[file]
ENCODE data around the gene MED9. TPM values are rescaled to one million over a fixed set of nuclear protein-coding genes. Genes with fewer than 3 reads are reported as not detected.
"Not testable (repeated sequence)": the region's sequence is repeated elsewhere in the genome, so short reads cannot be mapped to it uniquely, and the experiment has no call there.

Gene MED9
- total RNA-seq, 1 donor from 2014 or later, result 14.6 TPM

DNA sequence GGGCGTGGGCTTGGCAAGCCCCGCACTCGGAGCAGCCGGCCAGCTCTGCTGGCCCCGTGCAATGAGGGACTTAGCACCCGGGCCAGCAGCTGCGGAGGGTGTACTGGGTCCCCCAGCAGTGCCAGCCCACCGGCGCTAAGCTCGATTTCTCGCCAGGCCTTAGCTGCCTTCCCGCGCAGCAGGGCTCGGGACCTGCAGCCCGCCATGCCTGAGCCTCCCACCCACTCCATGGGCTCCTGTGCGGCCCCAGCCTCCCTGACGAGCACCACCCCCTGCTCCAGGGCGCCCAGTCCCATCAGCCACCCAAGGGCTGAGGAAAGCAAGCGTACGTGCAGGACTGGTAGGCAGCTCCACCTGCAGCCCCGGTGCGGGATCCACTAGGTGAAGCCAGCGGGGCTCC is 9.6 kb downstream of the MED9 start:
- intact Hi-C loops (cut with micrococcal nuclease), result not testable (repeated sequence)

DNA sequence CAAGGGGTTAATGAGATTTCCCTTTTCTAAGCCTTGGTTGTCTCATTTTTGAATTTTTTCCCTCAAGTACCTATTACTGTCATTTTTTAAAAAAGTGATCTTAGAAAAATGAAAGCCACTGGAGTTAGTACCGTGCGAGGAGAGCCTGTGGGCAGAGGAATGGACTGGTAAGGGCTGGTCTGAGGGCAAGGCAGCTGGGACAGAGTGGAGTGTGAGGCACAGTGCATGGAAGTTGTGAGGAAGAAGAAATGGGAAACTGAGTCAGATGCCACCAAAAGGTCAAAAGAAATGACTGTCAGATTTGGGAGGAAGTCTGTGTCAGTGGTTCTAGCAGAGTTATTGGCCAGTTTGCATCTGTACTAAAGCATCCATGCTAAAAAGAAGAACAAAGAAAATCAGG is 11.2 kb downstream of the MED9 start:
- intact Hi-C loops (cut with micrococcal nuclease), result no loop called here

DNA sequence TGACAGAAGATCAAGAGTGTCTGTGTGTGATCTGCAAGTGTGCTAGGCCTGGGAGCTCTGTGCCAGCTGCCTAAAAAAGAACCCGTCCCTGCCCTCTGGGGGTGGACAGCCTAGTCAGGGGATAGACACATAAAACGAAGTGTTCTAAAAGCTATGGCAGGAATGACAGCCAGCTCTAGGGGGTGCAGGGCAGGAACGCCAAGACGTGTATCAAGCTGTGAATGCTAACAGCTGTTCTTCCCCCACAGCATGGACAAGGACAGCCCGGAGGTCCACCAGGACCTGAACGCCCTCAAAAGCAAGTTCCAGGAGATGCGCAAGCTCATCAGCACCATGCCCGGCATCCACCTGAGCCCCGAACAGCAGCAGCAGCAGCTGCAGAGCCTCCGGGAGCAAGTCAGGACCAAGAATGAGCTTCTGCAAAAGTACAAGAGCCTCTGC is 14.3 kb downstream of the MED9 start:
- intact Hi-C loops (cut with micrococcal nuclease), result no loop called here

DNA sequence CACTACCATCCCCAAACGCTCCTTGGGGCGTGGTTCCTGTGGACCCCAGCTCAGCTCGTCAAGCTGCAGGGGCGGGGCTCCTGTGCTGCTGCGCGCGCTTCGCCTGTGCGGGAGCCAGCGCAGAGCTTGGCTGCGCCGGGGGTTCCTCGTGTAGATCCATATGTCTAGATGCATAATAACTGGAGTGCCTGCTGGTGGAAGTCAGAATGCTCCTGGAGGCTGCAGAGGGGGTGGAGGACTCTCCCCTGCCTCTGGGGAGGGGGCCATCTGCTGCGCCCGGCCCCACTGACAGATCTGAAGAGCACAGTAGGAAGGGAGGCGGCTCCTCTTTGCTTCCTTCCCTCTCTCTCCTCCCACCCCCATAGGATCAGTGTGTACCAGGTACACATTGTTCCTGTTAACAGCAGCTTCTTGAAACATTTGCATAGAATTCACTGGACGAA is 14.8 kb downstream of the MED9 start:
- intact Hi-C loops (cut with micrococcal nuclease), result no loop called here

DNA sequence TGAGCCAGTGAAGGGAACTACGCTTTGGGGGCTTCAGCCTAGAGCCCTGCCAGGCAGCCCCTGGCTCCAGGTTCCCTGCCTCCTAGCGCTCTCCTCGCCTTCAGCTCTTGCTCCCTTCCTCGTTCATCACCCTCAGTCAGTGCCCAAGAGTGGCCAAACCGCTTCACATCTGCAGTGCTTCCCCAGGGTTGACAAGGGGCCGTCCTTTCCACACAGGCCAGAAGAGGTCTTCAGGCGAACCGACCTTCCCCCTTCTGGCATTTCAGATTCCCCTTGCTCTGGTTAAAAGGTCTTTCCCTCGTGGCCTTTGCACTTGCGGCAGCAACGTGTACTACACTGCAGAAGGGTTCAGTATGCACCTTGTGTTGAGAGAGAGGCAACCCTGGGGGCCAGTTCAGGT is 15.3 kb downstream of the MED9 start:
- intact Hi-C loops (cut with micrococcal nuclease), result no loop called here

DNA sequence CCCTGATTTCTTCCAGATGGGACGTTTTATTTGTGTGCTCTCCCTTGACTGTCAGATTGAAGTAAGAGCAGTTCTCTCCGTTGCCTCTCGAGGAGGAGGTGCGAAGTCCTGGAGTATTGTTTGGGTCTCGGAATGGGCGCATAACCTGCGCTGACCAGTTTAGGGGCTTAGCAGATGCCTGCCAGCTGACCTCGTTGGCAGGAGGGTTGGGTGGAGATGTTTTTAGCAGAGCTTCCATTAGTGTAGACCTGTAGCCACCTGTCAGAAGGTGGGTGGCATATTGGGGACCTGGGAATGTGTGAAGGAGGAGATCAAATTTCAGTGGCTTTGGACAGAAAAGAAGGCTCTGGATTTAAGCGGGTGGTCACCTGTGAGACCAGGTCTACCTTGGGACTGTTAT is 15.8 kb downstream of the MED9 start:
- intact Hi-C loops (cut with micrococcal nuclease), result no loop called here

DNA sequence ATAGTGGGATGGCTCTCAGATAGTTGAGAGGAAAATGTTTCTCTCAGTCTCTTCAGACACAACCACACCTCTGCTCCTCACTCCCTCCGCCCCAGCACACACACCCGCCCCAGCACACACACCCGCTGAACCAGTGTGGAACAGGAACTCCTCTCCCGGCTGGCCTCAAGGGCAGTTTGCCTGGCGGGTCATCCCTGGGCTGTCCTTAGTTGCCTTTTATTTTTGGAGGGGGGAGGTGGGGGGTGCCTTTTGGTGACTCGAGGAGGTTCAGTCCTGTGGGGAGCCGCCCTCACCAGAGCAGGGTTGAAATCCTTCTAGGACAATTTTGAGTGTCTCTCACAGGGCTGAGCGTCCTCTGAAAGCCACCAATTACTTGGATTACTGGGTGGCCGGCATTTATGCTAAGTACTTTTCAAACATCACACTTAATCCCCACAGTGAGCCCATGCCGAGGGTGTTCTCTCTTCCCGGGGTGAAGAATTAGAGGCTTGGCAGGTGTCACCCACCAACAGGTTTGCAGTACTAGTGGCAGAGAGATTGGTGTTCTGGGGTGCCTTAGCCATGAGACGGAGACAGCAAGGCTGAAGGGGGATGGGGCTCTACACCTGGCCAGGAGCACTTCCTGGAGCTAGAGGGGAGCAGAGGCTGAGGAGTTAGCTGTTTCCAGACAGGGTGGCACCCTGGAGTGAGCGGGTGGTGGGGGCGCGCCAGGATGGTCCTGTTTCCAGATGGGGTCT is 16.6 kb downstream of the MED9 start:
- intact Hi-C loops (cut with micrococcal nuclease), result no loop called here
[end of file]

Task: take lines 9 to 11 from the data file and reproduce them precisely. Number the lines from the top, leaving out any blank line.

DNA sequence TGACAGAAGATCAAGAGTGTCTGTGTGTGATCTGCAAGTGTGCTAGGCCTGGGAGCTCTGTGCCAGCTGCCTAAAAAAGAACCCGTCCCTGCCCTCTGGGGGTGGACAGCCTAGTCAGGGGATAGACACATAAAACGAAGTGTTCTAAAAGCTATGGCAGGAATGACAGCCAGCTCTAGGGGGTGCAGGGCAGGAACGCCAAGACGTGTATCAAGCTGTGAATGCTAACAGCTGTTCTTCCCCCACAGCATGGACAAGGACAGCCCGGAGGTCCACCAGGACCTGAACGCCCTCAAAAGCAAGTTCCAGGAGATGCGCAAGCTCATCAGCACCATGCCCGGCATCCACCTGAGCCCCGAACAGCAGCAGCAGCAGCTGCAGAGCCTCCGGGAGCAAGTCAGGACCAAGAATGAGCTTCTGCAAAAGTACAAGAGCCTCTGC is 14.3 kb downstream of the MED9 start:
- intact Hi-C loops (cut with micrococcal nuclease), result no loop called here

DNA sequence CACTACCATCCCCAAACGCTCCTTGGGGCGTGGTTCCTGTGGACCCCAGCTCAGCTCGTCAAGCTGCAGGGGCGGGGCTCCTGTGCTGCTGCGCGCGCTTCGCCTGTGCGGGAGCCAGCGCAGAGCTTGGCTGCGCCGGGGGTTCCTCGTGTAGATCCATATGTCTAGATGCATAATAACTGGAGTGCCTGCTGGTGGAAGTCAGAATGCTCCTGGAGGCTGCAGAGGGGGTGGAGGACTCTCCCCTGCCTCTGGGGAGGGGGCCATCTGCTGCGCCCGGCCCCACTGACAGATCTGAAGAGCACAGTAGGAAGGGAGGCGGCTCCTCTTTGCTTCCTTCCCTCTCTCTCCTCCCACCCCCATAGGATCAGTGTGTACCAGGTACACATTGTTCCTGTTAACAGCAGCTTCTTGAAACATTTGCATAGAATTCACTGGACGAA is 14.8 kb downstream of the MED9 start: